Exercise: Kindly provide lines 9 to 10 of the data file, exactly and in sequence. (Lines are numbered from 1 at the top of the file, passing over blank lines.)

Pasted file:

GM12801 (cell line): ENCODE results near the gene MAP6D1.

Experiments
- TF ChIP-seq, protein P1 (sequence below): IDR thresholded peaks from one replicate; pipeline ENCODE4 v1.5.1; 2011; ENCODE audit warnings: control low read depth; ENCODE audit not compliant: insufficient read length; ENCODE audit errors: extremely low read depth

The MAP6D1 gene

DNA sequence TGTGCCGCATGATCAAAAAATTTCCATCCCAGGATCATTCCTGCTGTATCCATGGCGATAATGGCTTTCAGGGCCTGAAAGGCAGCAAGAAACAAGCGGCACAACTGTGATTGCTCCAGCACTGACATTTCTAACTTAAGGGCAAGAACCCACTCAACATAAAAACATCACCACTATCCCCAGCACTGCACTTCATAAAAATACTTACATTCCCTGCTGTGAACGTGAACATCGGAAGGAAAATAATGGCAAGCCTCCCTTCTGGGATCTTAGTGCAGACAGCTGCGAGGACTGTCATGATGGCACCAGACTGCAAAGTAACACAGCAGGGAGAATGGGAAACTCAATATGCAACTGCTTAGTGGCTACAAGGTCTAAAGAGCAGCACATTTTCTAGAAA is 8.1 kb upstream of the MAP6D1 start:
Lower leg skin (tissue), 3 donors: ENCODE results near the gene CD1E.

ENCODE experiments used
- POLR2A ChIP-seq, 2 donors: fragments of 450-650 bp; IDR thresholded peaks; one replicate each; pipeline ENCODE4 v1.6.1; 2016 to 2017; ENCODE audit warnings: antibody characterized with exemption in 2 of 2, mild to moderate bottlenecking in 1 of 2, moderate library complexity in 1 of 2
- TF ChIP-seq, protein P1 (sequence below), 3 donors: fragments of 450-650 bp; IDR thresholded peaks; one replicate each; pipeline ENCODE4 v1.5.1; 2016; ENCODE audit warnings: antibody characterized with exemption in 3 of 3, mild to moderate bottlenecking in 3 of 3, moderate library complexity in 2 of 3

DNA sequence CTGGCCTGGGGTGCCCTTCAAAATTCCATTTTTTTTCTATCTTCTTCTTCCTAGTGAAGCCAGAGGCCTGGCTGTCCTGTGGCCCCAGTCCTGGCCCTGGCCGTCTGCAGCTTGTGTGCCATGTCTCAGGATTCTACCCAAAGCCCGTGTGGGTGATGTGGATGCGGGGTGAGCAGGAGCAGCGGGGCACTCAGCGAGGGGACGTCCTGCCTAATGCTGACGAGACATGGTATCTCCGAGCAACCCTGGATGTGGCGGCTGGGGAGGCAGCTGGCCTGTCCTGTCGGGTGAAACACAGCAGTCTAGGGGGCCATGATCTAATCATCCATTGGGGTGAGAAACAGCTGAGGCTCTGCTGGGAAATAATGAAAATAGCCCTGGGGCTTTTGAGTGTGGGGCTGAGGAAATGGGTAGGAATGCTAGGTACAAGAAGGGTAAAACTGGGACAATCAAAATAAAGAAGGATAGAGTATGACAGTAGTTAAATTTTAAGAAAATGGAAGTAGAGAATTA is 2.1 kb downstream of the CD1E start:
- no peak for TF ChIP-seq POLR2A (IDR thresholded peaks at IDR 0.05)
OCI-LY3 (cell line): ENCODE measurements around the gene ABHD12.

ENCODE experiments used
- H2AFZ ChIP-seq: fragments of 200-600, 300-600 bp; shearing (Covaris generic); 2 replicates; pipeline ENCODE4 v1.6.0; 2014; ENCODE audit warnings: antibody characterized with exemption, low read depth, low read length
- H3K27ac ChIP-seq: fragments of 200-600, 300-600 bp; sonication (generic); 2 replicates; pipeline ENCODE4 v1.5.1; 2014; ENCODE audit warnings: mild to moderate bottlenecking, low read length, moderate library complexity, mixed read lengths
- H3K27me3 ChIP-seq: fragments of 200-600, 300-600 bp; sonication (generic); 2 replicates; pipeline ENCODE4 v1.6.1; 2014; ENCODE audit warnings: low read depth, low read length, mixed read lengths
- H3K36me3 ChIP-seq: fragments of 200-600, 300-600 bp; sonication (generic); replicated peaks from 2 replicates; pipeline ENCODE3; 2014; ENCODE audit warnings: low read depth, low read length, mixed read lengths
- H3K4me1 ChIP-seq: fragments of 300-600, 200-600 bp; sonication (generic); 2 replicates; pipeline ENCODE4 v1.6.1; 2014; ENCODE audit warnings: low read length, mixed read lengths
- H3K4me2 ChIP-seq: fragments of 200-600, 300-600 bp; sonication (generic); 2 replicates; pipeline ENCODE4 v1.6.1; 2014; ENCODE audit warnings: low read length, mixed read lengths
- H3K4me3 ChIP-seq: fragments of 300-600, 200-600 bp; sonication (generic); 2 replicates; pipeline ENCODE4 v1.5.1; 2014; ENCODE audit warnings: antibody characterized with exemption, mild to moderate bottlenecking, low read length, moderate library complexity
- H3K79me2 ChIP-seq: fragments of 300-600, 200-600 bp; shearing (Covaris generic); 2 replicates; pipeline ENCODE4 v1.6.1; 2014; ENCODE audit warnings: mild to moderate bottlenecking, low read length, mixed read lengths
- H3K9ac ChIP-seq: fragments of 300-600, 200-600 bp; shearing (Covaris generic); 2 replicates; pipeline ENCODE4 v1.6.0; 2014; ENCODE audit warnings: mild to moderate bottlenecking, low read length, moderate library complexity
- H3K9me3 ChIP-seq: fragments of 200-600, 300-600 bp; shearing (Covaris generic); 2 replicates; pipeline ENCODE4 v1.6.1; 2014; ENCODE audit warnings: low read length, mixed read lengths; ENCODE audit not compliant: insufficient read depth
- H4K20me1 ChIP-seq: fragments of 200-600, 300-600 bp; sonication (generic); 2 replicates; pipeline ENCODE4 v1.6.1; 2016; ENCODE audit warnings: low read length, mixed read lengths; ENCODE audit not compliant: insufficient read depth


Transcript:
- TF ChIP-seq, protein P1 (sequence below), 3 donors: fragments of 450-650 bp; IDR thresholded peaks; one replicate each; pipeline ENCODE4 v1.5.1; 2016; ENCODE audit warnings: antibody characterized with exemption in 3 of 3, mild to moderate bottlenecking in 3 of 3, moderate library complexity in 2 of 3

DNA sequence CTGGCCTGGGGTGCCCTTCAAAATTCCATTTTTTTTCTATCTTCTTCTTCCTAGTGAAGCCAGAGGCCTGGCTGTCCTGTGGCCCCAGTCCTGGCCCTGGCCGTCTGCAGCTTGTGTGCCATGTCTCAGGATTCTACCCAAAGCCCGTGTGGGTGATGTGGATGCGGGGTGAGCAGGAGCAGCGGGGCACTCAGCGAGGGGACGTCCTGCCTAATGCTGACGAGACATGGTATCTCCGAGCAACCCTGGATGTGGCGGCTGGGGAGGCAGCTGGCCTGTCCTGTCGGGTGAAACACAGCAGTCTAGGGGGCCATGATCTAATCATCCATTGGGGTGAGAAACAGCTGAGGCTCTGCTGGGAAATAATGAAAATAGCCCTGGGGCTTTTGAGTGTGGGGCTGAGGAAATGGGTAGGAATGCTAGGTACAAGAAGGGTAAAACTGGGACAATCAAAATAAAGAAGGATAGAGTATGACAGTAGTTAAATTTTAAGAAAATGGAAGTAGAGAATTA is 2.1 kb downstream of the CD1E start: